With a title like ‘Kyiv Eternal’, there is no escaping the associations with what, for many in the West, is a distressing reminder of the precariousness of our comfortable modern life but which, for those remaining in Kyiv, must be a constant source of underlying tension.

This tension is the main feeling that Heinali’s new album ‘Kyiv Eternal’ evokes in me. The album is a collection of pieces, each a combination of recordings of day-to-day sounds overlaying a combination of electronic tones, static, sonic textures and fragmented musical samples.

The composer explains is the intention behind the album is his tribute and gift for the city he has lived in for thirty seven years, saying of his fellow Kyivites “We wanted to hug [the city], to protect every inch of it from harm… ‘Kyiv Eternal’ is my hug.”

The album opens with ‘Tramvai 14’, which evokes a morning commute at daybreak, with the sounds of a tram ride ever-present and the names of city stations called out as we progress through a series of gently distorted chords which fade in and out.

I wouldn’t necessarily call ‘Kyiv Eternal’ challenging or uncomfortable but to me it doesn’t quite feel like the “hug” that Heinali intends with his collection of pieces, each of which conjures a lingering mood rather than providing a message or musical progression. The tracks are always pregnant, never resolving, often “gestalt switching” between unnoticed background sound and invasive noise, like a helicopter overhead, at times feeling mildly ominous or unsettling.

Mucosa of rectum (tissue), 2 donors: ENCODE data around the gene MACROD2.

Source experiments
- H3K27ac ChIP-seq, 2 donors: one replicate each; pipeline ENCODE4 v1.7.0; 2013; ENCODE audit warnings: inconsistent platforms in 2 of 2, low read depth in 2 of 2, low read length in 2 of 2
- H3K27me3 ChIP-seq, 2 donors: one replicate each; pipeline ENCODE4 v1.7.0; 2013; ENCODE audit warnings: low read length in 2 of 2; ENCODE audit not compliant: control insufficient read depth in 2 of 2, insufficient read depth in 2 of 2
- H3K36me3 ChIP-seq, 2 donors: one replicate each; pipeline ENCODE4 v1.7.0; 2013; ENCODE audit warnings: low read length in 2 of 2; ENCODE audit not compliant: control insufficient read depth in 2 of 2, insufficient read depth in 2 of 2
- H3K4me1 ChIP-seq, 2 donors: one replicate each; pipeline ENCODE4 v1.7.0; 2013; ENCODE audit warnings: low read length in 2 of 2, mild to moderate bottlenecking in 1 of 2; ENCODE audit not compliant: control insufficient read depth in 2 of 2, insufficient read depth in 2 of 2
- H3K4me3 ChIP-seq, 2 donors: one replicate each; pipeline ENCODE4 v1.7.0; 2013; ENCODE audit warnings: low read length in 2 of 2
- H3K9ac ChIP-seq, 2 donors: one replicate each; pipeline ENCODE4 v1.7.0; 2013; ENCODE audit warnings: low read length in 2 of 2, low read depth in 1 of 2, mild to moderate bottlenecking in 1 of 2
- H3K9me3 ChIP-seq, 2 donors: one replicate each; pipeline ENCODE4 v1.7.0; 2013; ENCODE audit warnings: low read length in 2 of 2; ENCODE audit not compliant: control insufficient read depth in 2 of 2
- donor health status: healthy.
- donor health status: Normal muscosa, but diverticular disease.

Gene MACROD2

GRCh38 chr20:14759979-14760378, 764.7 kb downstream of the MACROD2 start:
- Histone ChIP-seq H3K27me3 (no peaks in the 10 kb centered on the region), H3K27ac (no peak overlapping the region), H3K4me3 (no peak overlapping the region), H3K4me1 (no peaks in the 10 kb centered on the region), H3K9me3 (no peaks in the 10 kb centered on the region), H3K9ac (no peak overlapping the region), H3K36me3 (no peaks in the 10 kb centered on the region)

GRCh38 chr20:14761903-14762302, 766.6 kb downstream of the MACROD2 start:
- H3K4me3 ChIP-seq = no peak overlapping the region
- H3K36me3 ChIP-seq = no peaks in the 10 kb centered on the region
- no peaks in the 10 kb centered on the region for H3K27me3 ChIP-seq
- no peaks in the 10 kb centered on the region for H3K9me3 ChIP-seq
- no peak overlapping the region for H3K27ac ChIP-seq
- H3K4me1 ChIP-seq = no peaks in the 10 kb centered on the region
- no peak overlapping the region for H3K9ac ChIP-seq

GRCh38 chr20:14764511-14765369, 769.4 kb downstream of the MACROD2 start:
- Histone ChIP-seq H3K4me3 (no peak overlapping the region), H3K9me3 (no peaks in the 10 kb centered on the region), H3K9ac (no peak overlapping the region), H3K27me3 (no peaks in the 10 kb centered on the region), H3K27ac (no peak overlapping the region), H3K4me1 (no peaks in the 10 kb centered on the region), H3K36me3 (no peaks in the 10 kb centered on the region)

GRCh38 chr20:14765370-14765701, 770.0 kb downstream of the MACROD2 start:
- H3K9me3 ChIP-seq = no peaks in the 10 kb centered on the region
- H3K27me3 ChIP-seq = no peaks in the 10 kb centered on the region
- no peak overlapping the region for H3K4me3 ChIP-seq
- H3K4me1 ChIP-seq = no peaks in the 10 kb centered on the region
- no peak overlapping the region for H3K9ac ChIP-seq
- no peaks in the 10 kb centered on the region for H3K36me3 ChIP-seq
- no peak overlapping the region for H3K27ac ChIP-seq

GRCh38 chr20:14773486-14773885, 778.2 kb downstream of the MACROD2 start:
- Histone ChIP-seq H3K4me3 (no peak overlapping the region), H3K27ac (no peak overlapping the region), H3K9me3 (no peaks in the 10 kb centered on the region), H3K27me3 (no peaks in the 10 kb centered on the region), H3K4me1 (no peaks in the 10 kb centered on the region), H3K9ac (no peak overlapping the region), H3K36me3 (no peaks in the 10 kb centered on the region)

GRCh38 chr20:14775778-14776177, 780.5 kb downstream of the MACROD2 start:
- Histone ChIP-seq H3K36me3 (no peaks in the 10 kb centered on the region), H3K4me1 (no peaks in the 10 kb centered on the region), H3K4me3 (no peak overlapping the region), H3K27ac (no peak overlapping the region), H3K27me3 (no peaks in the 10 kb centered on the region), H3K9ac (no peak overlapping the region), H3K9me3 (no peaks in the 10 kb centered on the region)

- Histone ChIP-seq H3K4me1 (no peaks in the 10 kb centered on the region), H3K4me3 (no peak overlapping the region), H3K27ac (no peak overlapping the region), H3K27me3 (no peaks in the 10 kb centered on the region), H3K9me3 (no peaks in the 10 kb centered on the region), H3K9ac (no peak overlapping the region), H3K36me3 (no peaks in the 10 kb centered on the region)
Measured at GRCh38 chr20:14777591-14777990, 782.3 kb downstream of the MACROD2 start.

The first exception to the rule is ‘Night Walk’, which shows much more of a musical form than the other tracks, like an intro which never quite drops – with clever and subtle modulation and manipulation of the pleasant repeating organ riff into a slightly twisted, disturbing form, going on too long, repeating too much, like a warped, skipping record that you’re too drunk and half-asleep to switch off. 

Another exception is the title track, ‘Kyiv Eternal’ which is now available to stream. This track has the cathartic feel of a movie finale – pan up to blue sky over the city, roll credits, walk out to bright mid-day sun and bask in the luxury of forgetting the disturbing reality of today’s Kyivites. 

Heinali: Kyiv Eternal – released 24th February 2023 (Injazero Records)

Chris Oliver

I've been playing bass guitar and guitar for over half my life. I last played bass in in a band called Electromotive and as a singer-songwriter I have written songs about cheese and vajazzles (separate songs!). I started out listening to 60s, 70s and 80s rock as a kid and I was in to grunge and U.S. punk and ska in the 90s. Since then, I've broadened my tastes and I like the best of all styles of music, even country. I've been writing for Silent Radio since it started.